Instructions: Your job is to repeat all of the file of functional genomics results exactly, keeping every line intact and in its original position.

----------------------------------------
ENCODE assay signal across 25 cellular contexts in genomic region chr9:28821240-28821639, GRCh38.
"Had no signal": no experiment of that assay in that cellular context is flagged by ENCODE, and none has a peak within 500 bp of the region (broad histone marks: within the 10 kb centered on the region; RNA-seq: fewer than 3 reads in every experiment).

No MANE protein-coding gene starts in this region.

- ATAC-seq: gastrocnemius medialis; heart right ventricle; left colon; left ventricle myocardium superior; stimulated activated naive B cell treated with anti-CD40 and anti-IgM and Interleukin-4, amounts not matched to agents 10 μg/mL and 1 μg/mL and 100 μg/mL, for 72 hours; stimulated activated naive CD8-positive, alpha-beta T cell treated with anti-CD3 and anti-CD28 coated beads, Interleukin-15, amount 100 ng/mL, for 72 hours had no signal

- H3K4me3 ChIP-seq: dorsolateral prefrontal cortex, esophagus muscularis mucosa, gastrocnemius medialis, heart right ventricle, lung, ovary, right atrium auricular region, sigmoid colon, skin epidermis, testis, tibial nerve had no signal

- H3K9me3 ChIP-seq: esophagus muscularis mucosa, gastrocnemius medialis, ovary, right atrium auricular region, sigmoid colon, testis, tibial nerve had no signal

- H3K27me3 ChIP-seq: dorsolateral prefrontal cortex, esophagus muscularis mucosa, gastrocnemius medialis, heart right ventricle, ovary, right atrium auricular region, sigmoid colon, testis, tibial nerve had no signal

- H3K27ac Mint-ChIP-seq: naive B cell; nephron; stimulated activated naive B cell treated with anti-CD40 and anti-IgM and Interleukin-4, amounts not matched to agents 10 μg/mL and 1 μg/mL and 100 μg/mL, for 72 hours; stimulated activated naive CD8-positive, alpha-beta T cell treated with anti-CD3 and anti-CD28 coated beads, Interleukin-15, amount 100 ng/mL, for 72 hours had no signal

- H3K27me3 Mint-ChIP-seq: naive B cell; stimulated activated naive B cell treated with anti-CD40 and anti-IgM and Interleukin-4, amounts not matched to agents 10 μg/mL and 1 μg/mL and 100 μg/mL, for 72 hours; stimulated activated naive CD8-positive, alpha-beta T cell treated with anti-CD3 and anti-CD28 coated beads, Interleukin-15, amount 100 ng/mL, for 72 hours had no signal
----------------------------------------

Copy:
ENCODE assay signal across 25 cellular contexts in genomic region chr9:28821240-28821639, GRCh38.
"Had no signal": no experiment of that assay in that cellular context is flagged by ENCODE, and none has a peak within 500 bp of the region (broad histone marks: within the 10 kb centered on the region; RNA-seq: fewer than 3 reads in every experiment).

No MANE protein-coding gene starts in this region.

- ATAC-seq: gastrocnemius medialis; heart right ventricle; left colon; left ventricle myocardium superior; stimulated activated naive B cell treated with anti-CD40 and anti-IgM and Interleukin-4, amounts not matched to agents 10 μg/mL and 1 μg/mL and 100 μg/mL, for 72 hours; stimulated activated naive CD8-positive, alpha-beta T cell treated with anti-CD3 and anti-CD28 coated beads, Interleukin-15, amount 100 ng/mL, for 72 hours had no signal

- H3K4me3 ChIP-seq: dorsolateral prefrontal cortex, esophagus muscularis mucosa, gastrocnemius medialis, heart right ventricle, lung, ovary, right atrium auricular region, sigmoid colon, skin epidermis, testis, tibial nerve had no signal

- H3K9me3 ChIP-seq: esophagus muscularis mucosa, gastrocnemius medialis, ovary, right atrium auricular region, sigmoid colon, testis, tibial nerve had no signal

- H3K27me3 ChIP-seq: dorsolateral prefrontal cortex, esophagus muscularis mucosa, gastrocnemius medialis, heart right ventricle, ovary, right atrium auricular region, sigmoid colon, testis, tibial nerve had no signal

- H3K27ac Mint-ChIP-seq: naive B cell; nephron; stimulated activated naive B cell treated with anti-CD40 and anti-IgM and Interleukin-4, amounts not matched to agents 10 μg/mL and 1 μg/mL and 100 μg/mL, for 72 hours; stimulated activated naive CD8-positive, alpha-beta T cell treated with anti-CD3 and anti-CD28 coated beads, Interleukin-15, amount 100 ng/mL, for 72 hours had no signal

- H3K27me3 Mint-ChIP-seq: naive B cell; stimulated activated naive B cell treated with anti-CD40 and anti-IgM and Interleukin-4, amounts not matched to agents 10 μg/mL and 1 μg/mL and 100 μg/mL, for 72 hours; stimulated activated naive CD8-positive, alpha-beta T cell treated with anti-CD3 and anti-CD28 coated beads, Interleukin-15, amount 100 ng/mL, for 72 hours had no signal